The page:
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Dartmouth’s Center for Surgical Innovation Open for Business

By Anna Fiorentino
December 2014 • Thayer By Degrees: PhD

Dartmouth’s Center for Surgical Innovation (CSI) opened in September as the nation’s first surgical facility dedicated to translational research. This joint venture between engineers and clinicians uses real-time image-guided surgery to solve complex medical problems.

It’s a boon for both patients and medical research and now, with plans to offer a surgical track for Thayer School's Ph.D. Innovation Program students, the CSI is also a boon for the next generation of engineers.

Developed by Keith Paulsen, Dartmouth’s Robert A. Pritzker Professor of Biomedical Engineering, Dr. Sohail Mirza,
Medical Director of CSI and Chair of Orthopaedics at Dartmouth-Hitchcock, and Dr. David Roberts, Chair of Neurosurgery at Dartmouth-Hitchcock, the CSI takes advantage of Thayer School expertise in biomedical engineering, imaging, and computation combined with clinical expertise at Dartmouth-Hitchcock and Geisel School of Medicine.

CSI at Dartmouth-Hitchcock

Paulsen hopes to launch the Ph.D. Innovation Program's surgical track by fall of 2015, with research funding for four students. “These Ph.D. Innovation students would rotate through different surgeries at the CSI, shadowing procedures and when one catches their eye, pick up a specific project that would become the basis for their thesis,” says Paulsen, who hopes to bring on six students after the first year and eight the following year.

Students in the Innovation Program fulfill all Ph.D. requirements plus they receive specialized training in technical innovation. Surgical track students would work with engineering, clinical, and entrepreneurial mentors to commercialize their research.

Meanwhile, the CSI’s two adjoining operating rooms feature mobile computed tomography
 (CT) scanning and magnetic resonance imaging (MRI) systems that make it possible for surgeons to conduct real-time image-guided procedures. Roberts is using fluorescence-guided surgery to improve the treatment of brain cancer. Mirza recently performed spinal surgery on 13-year-old Amanda Shadowens — born with a rare form of dwarfism called chondrodysplasia which prevents skeletal bones from forming correctly. She received a two-part spinal fusion surgery in the CSI to prevent future paralysis.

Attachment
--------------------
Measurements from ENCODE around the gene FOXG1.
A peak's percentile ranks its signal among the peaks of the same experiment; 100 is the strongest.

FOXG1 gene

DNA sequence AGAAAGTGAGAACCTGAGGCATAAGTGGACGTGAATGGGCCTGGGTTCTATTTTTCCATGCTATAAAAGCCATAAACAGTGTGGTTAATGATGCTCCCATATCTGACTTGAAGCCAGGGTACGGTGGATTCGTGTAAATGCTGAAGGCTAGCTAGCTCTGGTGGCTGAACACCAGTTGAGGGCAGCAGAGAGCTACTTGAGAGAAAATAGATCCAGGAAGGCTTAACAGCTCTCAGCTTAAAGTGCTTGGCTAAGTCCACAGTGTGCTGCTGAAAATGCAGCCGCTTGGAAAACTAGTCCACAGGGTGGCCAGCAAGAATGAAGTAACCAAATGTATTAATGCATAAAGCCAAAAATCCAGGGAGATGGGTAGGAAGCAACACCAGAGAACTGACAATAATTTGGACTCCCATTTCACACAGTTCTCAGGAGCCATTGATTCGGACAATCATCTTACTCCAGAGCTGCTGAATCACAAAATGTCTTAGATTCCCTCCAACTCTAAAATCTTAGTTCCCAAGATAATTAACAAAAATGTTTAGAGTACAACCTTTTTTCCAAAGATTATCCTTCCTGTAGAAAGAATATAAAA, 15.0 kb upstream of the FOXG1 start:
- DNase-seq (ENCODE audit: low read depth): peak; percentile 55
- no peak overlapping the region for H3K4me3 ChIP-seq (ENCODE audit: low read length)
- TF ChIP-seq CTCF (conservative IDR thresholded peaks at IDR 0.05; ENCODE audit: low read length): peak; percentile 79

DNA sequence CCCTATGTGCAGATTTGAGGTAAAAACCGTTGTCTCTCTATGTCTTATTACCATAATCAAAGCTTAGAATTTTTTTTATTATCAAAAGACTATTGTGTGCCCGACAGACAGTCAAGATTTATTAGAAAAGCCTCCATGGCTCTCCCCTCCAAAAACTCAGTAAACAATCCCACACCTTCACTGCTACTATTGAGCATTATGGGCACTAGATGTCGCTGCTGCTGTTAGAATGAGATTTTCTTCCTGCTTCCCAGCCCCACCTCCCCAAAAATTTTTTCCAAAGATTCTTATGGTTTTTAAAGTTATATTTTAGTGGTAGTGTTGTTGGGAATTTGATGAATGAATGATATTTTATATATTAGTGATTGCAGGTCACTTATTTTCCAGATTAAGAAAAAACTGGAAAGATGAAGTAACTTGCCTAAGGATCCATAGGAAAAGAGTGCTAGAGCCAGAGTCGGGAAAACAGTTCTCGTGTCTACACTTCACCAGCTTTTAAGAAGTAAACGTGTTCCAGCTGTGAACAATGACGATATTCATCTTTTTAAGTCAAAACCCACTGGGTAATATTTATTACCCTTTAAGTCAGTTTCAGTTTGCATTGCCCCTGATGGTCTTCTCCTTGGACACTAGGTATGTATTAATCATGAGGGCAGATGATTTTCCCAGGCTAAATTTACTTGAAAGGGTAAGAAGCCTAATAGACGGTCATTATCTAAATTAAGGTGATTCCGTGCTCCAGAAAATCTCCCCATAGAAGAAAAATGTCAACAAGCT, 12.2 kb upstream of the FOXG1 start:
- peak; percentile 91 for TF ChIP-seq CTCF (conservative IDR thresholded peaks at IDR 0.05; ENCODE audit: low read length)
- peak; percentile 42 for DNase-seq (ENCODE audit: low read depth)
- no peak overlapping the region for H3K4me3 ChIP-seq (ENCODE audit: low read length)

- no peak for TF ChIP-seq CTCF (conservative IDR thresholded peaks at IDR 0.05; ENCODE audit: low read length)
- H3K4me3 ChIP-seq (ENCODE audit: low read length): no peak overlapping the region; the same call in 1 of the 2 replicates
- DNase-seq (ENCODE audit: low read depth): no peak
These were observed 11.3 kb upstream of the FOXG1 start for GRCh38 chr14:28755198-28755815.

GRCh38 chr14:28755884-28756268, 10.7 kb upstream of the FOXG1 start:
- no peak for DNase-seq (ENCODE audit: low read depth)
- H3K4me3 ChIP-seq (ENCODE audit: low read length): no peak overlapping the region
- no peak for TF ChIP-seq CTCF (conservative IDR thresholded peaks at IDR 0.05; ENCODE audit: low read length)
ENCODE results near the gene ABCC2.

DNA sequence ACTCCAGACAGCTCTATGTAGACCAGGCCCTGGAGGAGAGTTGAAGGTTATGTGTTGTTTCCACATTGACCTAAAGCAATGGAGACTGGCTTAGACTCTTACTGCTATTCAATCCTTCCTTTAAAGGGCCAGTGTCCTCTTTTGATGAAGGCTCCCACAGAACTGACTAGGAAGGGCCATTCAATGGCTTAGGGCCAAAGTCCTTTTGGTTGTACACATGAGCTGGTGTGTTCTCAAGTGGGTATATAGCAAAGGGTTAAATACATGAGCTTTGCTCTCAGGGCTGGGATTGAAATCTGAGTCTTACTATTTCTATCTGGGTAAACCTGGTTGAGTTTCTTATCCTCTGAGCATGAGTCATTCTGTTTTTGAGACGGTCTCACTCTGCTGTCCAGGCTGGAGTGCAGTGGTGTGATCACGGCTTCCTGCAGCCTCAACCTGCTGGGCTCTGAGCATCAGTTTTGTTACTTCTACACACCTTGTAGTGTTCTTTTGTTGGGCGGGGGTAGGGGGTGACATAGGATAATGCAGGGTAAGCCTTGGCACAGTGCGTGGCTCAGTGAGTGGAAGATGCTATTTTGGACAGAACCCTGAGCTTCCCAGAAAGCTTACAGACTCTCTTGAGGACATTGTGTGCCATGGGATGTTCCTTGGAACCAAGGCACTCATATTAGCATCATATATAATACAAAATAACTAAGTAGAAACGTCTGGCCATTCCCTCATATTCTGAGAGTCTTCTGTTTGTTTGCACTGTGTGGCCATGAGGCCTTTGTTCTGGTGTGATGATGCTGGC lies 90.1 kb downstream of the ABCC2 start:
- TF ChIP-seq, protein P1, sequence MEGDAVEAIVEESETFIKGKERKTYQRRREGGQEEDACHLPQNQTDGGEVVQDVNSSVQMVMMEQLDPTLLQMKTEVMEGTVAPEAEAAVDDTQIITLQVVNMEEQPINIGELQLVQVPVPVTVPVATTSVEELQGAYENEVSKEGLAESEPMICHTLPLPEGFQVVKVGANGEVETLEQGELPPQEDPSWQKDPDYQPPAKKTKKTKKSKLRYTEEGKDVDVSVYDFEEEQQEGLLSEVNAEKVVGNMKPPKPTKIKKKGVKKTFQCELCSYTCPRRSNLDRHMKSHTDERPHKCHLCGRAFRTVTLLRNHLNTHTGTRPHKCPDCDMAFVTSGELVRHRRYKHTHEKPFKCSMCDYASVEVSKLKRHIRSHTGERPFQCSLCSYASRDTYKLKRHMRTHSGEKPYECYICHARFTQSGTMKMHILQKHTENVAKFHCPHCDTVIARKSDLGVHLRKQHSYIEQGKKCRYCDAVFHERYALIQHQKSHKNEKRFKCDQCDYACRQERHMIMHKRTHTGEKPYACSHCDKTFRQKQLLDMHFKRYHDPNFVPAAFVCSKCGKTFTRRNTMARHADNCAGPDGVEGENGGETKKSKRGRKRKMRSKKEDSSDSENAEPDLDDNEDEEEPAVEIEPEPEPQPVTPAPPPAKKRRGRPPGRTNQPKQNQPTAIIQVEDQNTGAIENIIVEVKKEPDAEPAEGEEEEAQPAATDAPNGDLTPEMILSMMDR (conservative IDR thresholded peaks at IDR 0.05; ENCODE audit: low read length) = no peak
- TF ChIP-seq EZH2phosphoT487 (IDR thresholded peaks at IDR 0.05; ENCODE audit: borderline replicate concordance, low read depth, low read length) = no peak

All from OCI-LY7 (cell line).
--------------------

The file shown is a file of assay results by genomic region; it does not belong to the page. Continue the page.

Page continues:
According to Paulsen, the CSI made a major difference in Shadowens’ 
case. “The pediatric neurosurgery and orthopedic surgery team removed some additional bone after using the intraoperative CT,” he says. “Dr. Mirza showed me the images during the case and pointed to a small area of bone in the cervical spine. He told me we never would have known that we needed to remove it if we didn’t use the CT during surgery. He also showed me the intraoperative MRI and said the OR team was able to confirm that they achieved their goal of decompressing the cord. Having both the intraoperative CT and MRI was really critical to the success of this very complex and demanding procedure.”

In addition to its surgical suites, the CSI has two diagnostic imaging rooms for nonsurgical or minimally invasive procedures, patient holding spaces, control rooms, offices, and labs.

“For surgeons, going into the CSI is like entering a brand new house that has the latest and best of every modern convenience,” Paulsen says. “Dartmouth surgeons have been able to do things to help patients in our region who would otherwise have to go to specialty facilities in Boston, for example.”

“I don’t know of any other operating rooms anywhere in the country that have Intraoperative MRI and CT together in one room,” he adds.

For patients, surgeons, and researchers — including Thayer engineers — the CSI is accomplishing its mission: accelerating new surgical treatments for medicine’s most challenging cases.

Tags: engineering in medicine, facilities, faculty, innovation, innovation program, research

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